LINGUIST List 26.2851
Wed Jun 10 2015
Calls: General Linguistics, Linguistic Theories, Syntax/Germany
Editor for this issue: Anna White <awhitelinguistlist.org>
Nico Lehmann <themp.linguistik
The Syntax of Argument Structure: Empirical Advancements and Theoretical Relevance E-mail this message to a friend
Full Title: The Syntax of Argument Structure: Empirical Advancements and Theoretical Relevance
Short Title: DGfS THEMP
Date: 24-Feb-2016 - 26-Feb-2016
Location: Konstanz, Germany
Contact Person: Elisabeth Verhoeven
Meeting Email: < click here to access email >
Linguistic Field(s): General Linguistics; Linguistic Theories; Syntax
Call Deadline: 30-Aug-2015
Annual DGfS-Meeting Konstanz
Workshop “The syntax of argument structure: empirical advancements and theoretical relevance”, organized by Artemis Alexiadou (University of Stuttgart) & Elisabeth Verhoeven (Humboldt-University Berlin)
The syntax of argument structure has been the focus of a number of empirical studies investigating phenomena such as the causative alternation (Fadlon 2014), unaccusativity (Keller & Sorace 2003, Hirsch & Wagner 2011, Irwin 2013, Verhoeven & Kügler 2014), ergativity (Longenbaugh & Polinsky 2013), argument hierarchies and argument realization (Bornkessel et al. 2005, Lamers & de Swart (eds.) 2012), the dative alternation (Bresnan et al. 2007), inherent vs. structural case (Jacobsen 2000, Bayer et al. 2001), psych predicates (Lamers & de Hoop 2014, Verhoeven 2014, 2015), etc.
Such studies provide interesting but potentially controversial contributions to linguistic theory: some discover gradience in the verbal lexicon that can only be precisely measured with quantitative methods (see e.g., Keller & Sorace 2003); others claim that properties attributed to verbal syntax are an epiphenomenon of other layers of grammar (see e.g., Hirsch & Wagner 2011); yet other studies show reflexes of core properties of verbal syntax in processing (see e.g. Polinsky et al. 2012 on ergativity).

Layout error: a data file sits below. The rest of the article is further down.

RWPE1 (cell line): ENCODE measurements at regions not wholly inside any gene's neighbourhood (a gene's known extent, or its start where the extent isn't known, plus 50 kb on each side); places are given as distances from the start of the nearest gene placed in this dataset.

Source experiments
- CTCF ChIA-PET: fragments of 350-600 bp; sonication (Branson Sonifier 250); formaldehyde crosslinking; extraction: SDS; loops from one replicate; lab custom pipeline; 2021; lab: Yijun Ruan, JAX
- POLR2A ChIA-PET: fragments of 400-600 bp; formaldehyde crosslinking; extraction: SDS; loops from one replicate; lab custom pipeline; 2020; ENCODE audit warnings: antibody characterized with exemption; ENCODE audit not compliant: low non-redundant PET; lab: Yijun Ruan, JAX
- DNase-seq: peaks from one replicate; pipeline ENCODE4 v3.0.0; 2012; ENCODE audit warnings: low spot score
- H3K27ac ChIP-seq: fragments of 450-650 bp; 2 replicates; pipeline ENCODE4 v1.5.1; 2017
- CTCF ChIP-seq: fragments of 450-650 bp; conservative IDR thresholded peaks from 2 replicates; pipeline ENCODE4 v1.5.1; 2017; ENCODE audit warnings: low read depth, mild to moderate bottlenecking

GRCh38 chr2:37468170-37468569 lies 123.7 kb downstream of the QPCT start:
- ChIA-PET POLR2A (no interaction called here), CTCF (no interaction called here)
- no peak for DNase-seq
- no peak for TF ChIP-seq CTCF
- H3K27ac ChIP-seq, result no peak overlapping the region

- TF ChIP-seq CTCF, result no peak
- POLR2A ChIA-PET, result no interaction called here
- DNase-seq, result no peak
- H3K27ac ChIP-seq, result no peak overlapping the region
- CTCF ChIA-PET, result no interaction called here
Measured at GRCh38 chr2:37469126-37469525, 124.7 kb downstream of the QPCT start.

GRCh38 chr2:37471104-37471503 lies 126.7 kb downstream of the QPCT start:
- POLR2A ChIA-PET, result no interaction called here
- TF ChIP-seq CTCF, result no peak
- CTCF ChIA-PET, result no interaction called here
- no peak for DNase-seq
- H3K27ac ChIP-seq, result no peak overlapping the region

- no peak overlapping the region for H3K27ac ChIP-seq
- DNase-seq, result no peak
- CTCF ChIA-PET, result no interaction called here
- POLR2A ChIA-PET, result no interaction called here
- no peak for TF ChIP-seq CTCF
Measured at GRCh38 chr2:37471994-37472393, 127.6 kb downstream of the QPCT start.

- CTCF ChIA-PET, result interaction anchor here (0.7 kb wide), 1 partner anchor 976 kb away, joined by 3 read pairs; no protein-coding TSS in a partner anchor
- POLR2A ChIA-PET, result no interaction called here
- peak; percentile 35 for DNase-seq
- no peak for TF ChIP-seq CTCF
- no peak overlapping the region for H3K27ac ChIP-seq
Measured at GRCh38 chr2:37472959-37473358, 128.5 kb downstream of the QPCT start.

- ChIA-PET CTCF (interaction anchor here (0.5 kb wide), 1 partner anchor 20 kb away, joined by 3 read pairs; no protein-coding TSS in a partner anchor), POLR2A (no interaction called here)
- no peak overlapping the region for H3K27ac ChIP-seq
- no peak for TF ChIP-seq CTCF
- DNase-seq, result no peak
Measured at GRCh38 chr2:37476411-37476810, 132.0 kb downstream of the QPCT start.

Linguistic Fields: General Linguistics, Syntax, Experimental Linguistics
Call for Papers:
The workshop invites contributions that address the following issues:
- Does the progress in empirical methods promise theoretical advancements in the syntax of argument structure? In particular, do empirical data obtained through corpus or experimental methods confirm/reject/validate evidence previously gained through linguistic intuitions?
- A major shortcoming of experimental and corpus data is that they contain artefacts associated with sources of variation that are external to the grammar. How can we distinguish between grammatically relevant information and grammar-external variation that is involved in experimental or corpus data?
- Theoretical accounts make a distinction between core grammatical properties and linguistic properties attributed to processing. How can this distinction be established by experimental data?
We welcome contributions by theoretical linguists, corpus linguists, and psycholinguists that are interested in the syntax of argument structure and employ precise empirical methods in building theories thereof.
We solicit abstracts for 60 minute (45+15) presentations. Abstract length must not exceed one DIN-A4 page, font size 12pt, line spacing 1.5pt.
Please submit your abstract to: themp.linguistik
Page Updated: 10-Jun-2015